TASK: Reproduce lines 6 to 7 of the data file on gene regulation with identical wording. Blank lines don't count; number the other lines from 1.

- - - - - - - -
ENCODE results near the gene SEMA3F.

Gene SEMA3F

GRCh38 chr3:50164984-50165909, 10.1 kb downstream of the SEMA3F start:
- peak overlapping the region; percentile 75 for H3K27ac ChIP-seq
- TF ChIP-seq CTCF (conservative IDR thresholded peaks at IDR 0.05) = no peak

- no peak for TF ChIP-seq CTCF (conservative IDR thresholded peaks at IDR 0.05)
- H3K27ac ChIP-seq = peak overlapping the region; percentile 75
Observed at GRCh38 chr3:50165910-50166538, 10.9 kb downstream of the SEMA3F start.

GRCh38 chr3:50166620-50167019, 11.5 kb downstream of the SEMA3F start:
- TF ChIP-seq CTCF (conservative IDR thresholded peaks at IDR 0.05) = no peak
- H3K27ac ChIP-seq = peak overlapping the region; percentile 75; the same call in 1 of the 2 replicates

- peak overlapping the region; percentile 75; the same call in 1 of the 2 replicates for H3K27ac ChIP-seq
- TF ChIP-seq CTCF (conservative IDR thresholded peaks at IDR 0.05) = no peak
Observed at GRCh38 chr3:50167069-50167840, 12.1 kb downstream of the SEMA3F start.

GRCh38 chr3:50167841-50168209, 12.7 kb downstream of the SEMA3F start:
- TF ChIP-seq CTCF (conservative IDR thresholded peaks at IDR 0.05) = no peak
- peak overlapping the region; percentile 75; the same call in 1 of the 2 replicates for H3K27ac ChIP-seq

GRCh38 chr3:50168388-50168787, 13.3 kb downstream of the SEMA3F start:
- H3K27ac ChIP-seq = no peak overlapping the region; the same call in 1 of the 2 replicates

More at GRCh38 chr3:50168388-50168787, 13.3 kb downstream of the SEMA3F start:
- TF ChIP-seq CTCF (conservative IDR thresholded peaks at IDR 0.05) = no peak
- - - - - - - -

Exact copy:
- no peak for TF ChIP-seq CTCF (conservative IDR thresholded peaks at IDR 0.05)
- H3K27ac ChIP-seq = peak overlapping the region; percentile 75